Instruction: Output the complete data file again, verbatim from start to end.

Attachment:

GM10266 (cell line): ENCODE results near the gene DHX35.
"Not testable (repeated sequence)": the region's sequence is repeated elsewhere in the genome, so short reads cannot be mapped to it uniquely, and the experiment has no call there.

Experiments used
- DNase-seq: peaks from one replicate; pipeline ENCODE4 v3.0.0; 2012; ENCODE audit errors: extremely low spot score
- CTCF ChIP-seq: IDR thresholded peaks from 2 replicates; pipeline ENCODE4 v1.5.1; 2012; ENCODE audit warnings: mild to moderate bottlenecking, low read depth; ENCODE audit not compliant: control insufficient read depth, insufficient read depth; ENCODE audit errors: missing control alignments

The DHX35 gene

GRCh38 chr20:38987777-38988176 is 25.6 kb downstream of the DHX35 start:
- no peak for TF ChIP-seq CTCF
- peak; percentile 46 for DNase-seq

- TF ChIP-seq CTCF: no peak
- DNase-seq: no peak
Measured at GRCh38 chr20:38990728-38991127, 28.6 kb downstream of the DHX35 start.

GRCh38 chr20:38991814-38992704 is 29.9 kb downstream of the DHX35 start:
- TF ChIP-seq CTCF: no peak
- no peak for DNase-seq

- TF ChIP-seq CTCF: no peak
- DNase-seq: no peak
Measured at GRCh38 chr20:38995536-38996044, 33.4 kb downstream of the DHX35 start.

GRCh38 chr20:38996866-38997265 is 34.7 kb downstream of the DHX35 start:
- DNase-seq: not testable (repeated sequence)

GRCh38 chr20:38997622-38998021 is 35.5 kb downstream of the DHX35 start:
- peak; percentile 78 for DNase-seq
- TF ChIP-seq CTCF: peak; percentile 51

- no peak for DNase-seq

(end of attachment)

GM10266 (cell line): ENCODE results near the gene DHX35.
"Not testable (repeated sequence)": the region's sequence is repeated elsewhere in the genome, so short reads cannot be mapped to it uniquely, and the experiment has no call there.

Experiments used
- DNase-seq: peaks from one replicate; pipeline ENCODE4 v3.0.0; 2012; ENCODE audit errors: extremely low spot score
- CTCF ChIP-seq: IDR thresholded peaks from 2 replicates; pipeline ENCODE4 v1.5.1; 2012; ENCODE audit warnings: mild to moderate bottlenecking, low read depth; ENCODE audit not compliant: control insufficient read depth, insufficient read depth; ENCODE audit errors: missing control alignments

The DHX35 gene

GRCh38 chr20:38987777-38988176 is 25.6 kb downstream of the DHX35 start:
- no peak for TF ChIP-seq CTCF
- peak; percentile 46 for DNase-seq

- TF ChIP-seq CTCF: no peak
- DNase-seq: no peak
Measured at GRCh38 chr20:38990728-38991127, 28.6 kb downstream of the DHX35 start.

GRCh38 chr20:38991814-38992704 is 29.9 kb downstream of the DHX35 start:
- TF ChIP-seq CTCF: no peak
- no peak for DNase-seq

- TF ChIP-seq CTCF: no peak
- DNase-seq: no peak
Measured at GRCh38 chr20:38995536-38996044, 33.4 kb downstream of the DHX35 start.

GRCh38 chr20:38996866-38997265 is 34.7 kb downstream of the DHX35 start:
- DNase-seq: not testable (repeated sequence)

GRCh38 chr20:38997622-38998021 is 35.5 kb downstream of the DHX35 start:
- peak; percentile 78 for DNase-seq
- TF ChIP-seq CTCF: peak; percentile 51

- no peak for DNase-seq